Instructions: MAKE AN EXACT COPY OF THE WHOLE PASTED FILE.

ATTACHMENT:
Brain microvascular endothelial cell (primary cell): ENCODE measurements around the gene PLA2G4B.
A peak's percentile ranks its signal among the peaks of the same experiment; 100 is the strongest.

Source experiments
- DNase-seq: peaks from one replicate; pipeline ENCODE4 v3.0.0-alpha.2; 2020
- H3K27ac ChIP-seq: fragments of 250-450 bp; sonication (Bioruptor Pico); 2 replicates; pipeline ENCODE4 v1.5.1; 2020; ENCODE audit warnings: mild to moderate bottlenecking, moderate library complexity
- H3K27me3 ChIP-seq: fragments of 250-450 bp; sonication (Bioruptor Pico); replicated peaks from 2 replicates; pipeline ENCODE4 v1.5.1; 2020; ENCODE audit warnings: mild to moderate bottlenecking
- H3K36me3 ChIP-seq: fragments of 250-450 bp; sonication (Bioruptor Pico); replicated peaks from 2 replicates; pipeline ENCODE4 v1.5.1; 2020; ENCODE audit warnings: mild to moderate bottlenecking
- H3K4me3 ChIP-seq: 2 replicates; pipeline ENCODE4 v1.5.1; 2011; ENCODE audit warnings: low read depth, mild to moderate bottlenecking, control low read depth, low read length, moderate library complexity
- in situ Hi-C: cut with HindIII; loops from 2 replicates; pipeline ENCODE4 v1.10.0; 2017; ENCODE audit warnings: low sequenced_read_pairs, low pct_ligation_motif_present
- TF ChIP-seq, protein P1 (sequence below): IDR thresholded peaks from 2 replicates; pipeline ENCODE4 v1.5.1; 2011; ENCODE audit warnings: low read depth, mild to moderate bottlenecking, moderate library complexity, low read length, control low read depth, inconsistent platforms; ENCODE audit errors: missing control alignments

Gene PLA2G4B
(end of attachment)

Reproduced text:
Brain microvascular endothelial cell (primary cell): ENCODE measurements around the gene PLA2G4B.
A peak's percentile ranks its signal among the peaks of the same experiment; 100 is the strongest.

Source experiments
- DNase-seq: peaks from one replicate; pipeline ENCODE4 v3.0.0-alpha.2; 2020
- H3K27ac ChIP-seq: fragments of 250-450 bp; sonication (Bioruptor Pico); 2 replicates; pipeline ENCODE4 v1.5.1; 2020; ENCODE audit warnings: mild to moderate bottlenecking, moderate library complexity
- H3K27me3 ChIP-seq: fragments of 250-450 bp; sonication (Bioruptor Pico); replicated peaks from 2 replicates; pipeline ENCODE4 v1.5.1; 2020; ENCODE audit warnings: mild to moderate bottlenecking
- H3K36me3 ChIP-seq: fragments of 250-450 bp; sonication (Bioruptor Pico); replicated peaks from 2 replicates; pipeline ENCODE4 v1.5.1; 2020; ENCODE audit warnings: mild to moderate bottlenecking
- H3K4me3 ChIP-seq: 2 replicates; pipeline ENCODE4 v1.5.1; 2011; ENCODE audit warnings: low read depth, mild to moderate bottlenecking, control low read depth, low read length, moderate library complexity
- in situ Hi-C: cut with HindIII; loops from 2 replicates; pipeline ENCODE4 v1.10.0; 2017; ENCODE audit warnings: low sequenced_read_pairs, low pct_ligation_motif_present
- TF ChIP-seq, protein P1 (sequence below): IDR thresholded peaks from 2 replicates; pipeline ENCODE4 v1.5.1; 2011; ENCODE audit warnings: low read depth, mild to moderate bottlenecking, moderate library complexity, low read length, control low read depth, inconsistent platforms; ENCODE audit errors: missing control alignments

Gene PLA2G4B